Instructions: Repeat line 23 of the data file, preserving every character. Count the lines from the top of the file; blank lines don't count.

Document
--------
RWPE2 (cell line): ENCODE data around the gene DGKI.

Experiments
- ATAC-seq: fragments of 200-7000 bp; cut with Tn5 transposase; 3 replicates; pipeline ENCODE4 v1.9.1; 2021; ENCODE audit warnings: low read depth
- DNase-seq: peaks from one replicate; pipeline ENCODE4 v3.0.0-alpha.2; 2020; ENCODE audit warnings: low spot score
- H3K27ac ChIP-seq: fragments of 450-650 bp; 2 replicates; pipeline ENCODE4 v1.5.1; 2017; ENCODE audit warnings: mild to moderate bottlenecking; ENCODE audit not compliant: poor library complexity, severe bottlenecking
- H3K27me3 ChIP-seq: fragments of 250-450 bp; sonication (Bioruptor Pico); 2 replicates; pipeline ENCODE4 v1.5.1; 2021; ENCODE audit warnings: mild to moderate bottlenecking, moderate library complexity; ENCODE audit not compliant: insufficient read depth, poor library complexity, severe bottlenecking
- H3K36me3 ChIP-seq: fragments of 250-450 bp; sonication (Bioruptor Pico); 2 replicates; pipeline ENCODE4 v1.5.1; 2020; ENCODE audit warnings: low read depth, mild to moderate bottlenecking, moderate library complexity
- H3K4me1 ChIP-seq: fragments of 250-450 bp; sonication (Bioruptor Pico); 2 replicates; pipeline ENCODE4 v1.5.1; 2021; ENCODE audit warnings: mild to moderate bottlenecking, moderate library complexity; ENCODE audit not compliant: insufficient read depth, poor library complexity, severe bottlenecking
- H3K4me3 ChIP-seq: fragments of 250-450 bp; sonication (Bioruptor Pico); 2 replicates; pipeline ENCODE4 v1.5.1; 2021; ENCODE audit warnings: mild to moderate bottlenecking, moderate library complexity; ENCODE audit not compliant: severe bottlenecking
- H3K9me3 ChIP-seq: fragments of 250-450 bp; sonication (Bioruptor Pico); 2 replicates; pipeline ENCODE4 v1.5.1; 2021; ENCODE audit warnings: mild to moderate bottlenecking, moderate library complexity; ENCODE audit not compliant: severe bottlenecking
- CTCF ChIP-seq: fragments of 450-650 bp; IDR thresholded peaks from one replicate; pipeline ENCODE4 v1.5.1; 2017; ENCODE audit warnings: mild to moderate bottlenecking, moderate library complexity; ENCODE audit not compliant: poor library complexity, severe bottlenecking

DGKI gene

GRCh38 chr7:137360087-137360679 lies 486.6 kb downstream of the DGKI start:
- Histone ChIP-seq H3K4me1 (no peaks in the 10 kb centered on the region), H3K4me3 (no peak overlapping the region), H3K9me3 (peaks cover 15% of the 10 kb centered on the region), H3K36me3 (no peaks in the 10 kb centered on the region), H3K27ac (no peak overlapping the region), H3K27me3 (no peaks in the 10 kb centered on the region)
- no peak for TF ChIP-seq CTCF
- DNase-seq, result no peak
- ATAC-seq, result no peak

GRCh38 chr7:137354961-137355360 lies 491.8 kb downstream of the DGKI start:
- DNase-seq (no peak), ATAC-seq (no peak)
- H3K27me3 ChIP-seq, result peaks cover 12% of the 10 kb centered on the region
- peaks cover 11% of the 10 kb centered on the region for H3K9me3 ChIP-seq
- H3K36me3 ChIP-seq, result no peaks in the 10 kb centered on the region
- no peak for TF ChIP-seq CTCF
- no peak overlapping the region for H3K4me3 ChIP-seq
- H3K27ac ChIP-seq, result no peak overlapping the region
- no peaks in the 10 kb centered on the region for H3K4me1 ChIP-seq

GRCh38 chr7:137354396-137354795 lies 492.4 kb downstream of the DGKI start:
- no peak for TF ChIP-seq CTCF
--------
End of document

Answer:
- no peak for TF ChIP-seq CTCF